Dr. J. D. Mashburn: A philanthropist’s support of SIM
In 1991, Dr. and Mrs. J. D. Mashburn made a $1 million gift to their alma mater, the University of Central Arkansas (UCA) to establish the Mashburn Center for Learning. The focus of the Center was on exemplary practices for teaching struggling learners and, later, to endow a chair in the area of special education.
The Mashburns established the center because of their own experience as parents. They had never heard of learning disabilities until the two youngest of their four children, despite obvious intelligence, struggled with reading from an early age. The family ultimately learned that the children had learning disabilities, but according to Dr. Mashburn, the children’s struggles with reading nearly devastated their lives as teachers mistook the children’s disabilities for a lack of trying.
Thanks to the Mashburns’ generous gift, hundreds of teachers in Arkansas schools have been armed to use evidence-based practices with students with learning disabilities. The stated mission of the Center is to create resources and opportunities that empower Arkansas teachers to promote a sense of purpose, hope, academic achievement, and resilience for all learners as they experience barriers in learning.
As a part of this mission, the Mashburn Center brought authorities on learning disabilities to UCA, and partnered with KUCRL and KUCRL researchers Don Deshler, Keith Lenz and others, working to build SIM capacity throughout the state of Arkansas in order to prepare classroom teachers to use scientifically based instructional practices to improve outcomes for students prone to fail or fall behind. To date, more than 400 preservice and inservice educators have successfully participated in SIM Mashburn Institutes. Consistent with the vision of Dr. and Mrs. J. D. Mashburn, the academic achievement of thousands of students who struggle with learning in Arkansas schools has been dramatically improved as a result of the skills teachers have acquired through the Mashburn Center for Learning.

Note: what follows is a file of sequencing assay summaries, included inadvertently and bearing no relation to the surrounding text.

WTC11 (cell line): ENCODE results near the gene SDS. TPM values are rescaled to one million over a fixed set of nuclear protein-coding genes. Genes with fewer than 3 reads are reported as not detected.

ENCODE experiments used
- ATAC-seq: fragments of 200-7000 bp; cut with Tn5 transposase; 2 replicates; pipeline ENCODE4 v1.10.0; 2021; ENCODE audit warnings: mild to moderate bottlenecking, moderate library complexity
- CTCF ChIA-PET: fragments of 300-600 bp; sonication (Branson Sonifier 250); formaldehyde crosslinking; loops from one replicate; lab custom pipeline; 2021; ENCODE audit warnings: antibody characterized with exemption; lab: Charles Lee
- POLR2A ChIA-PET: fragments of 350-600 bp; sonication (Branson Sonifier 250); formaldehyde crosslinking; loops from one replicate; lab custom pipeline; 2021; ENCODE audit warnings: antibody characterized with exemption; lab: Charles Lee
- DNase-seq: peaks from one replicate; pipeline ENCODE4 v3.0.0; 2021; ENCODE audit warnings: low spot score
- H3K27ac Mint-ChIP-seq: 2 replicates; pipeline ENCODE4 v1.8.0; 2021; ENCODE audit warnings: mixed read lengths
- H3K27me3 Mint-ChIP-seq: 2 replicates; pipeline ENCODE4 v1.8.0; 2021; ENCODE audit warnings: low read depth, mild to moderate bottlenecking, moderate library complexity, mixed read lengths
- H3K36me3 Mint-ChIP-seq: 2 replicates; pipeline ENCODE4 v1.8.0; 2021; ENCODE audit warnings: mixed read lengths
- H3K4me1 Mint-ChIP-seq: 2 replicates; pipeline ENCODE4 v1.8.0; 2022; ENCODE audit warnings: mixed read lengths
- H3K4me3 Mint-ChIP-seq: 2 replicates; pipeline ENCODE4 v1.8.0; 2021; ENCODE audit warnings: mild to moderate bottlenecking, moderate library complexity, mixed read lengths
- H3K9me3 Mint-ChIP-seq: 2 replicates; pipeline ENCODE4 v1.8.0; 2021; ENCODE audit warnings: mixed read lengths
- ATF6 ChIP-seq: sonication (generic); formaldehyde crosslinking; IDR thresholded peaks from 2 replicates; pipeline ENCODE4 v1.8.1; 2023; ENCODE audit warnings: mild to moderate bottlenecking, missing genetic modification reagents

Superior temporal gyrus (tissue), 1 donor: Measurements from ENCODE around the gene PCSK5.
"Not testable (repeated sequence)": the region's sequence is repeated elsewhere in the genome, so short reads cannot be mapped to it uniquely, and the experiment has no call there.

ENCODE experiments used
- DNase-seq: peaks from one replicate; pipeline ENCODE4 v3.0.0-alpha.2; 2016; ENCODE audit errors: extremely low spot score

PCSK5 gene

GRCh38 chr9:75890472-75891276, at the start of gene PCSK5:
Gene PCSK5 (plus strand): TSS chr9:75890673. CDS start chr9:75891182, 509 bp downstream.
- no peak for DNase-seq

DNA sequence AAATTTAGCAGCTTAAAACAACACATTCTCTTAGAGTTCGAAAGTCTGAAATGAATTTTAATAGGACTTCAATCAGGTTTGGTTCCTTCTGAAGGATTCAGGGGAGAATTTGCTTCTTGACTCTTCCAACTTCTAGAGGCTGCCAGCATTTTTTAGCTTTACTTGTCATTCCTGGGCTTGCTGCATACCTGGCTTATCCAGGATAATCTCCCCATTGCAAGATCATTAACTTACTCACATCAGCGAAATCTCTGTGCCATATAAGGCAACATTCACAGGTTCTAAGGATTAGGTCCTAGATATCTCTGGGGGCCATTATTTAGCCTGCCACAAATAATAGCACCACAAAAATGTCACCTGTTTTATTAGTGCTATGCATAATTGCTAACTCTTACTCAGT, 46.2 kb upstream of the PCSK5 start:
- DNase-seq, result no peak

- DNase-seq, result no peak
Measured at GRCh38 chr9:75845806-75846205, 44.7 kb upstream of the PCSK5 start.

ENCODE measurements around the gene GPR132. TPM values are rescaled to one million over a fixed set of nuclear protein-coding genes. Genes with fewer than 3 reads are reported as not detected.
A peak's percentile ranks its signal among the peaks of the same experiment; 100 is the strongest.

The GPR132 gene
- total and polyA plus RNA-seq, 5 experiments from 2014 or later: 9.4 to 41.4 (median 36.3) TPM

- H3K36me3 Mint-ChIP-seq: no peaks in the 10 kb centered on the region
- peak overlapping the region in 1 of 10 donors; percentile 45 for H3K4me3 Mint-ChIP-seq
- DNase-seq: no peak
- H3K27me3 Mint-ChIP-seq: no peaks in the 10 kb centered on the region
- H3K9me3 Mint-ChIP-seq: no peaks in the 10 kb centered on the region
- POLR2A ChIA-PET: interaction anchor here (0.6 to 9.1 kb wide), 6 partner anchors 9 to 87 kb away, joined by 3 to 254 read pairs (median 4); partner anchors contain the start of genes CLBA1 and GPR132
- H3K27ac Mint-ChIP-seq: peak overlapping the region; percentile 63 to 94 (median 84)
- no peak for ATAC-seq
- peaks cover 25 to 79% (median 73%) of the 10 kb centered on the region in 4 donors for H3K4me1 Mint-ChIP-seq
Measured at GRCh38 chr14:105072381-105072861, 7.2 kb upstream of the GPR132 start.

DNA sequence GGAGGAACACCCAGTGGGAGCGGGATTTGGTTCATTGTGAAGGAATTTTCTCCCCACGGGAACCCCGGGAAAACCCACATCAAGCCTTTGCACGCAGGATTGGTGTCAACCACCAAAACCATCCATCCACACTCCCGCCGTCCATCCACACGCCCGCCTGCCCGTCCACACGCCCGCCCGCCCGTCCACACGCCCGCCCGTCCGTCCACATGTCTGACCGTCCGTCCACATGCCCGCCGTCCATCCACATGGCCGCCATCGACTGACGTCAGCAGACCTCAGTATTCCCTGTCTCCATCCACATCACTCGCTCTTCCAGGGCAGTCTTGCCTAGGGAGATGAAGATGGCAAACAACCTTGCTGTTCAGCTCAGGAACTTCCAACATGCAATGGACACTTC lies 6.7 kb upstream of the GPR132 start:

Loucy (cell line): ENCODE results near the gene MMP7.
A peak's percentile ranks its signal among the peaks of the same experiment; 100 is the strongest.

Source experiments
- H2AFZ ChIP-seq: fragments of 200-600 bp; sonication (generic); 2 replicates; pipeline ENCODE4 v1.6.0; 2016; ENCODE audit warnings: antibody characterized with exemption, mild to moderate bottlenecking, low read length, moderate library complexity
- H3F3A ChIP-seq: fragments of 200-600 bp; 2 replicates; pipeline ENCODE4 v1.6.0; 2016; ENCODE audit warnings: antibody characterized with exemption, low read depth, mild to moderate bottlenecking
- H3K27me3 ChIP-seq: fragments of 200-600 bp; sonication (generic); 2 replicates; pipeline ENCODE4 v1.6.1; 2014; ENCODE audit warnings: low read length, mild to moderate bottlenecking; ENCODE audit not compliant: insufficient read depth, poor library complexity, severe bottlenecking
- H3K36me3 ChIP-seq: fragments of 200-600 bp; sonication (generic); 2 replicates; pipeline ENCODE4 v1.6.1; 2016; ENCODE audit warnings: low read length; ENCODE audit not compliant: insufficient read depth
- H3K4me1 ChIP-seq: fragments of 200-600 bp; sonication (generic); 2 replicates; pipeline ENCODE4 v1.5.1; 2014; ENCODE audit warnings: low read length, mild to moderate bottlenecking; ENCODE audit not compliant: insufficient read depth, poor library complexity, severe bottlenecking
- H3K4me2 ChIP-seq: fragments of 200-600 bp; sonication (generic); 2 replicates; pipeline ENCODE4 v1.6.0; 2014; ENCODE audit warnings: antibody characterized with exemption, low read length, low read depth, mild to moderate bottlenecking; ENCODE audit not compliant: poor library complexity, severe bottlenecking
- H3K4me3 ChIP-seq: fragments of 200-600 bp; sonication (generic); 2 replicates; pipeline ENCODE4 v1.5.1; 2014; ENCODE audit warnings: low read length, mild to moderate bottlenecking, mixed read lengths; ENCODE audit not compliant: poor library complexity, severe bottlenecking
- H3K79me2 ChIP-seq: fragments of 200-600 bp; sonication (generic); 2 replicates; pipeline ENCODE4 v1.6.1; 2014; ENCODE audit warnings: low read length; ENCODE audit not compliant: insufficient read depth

Keith Lenz, Special Education Department Chair at the University of Central Arkansas and KUCRL researcher recalls, “For many years, Don (Deshler) and I went to UCA each summer to prepare Arkansas teachers to use SIM interventions in their schools. After many years of returning to UCA to participate in this initiative, it became clear that the work of the Mashburn Center had the potential for changing the quality of education across Arkansas. The Center has truly grown, has gained champions across the state, and is now a well respected player in national efforts to increase the use of research-based interventions. The evolution has been remarkable, and the Arkansas leadership should be proud of what it has accomplished and excited about the future.”
Lenz continues, “One of my the most gratifying moments in recent years happened a few years ago while I was dining at a restaurant during the annual SIM International Conference. A teacher from Texas who had become a SIM Professional Developer came up to me and wanted to thank me for teaching at UCA’s Mashburn summer institute years ago launching his use of SIM. He said, ‘Dr. Lenz, I know that a large part of why I got my job in Texas was because of my exposure to the UCA’s Mashburn Institute, and SIM has been a big piece in my success as a teacher and a professional developer. I wanted to let you know that the work of the Mashburn Institute and its attention to SIM is having an impact on the lives of students beyond Arkansas. Thank you so much; it has changed my life.”
Dr. Mashburn passed away in 2015, but the Mashburn Center continues to make a difference in Arkansas. As of 2017, there are 42 SIM Professional Developers in Arkansas, in addition to three educators in process of becoming SIM Professional Developers. There are two SIM Professional Development Leaders (PDLs) in Arkansas, and two professional developers in process of becoming PDLs. The Center holds approximately 60 SIM professional development events annually in school districts through regional Cooperatives, with state ADE content specialists, with undergraduate and graduate participants, delivering SIM to well over 1000 teachers since 2010.
—First published in 30 x 30 +30: Thirty More Stories of Success, Hope, and Innovation, © 2018, University of Kansas Center for Research on Learning.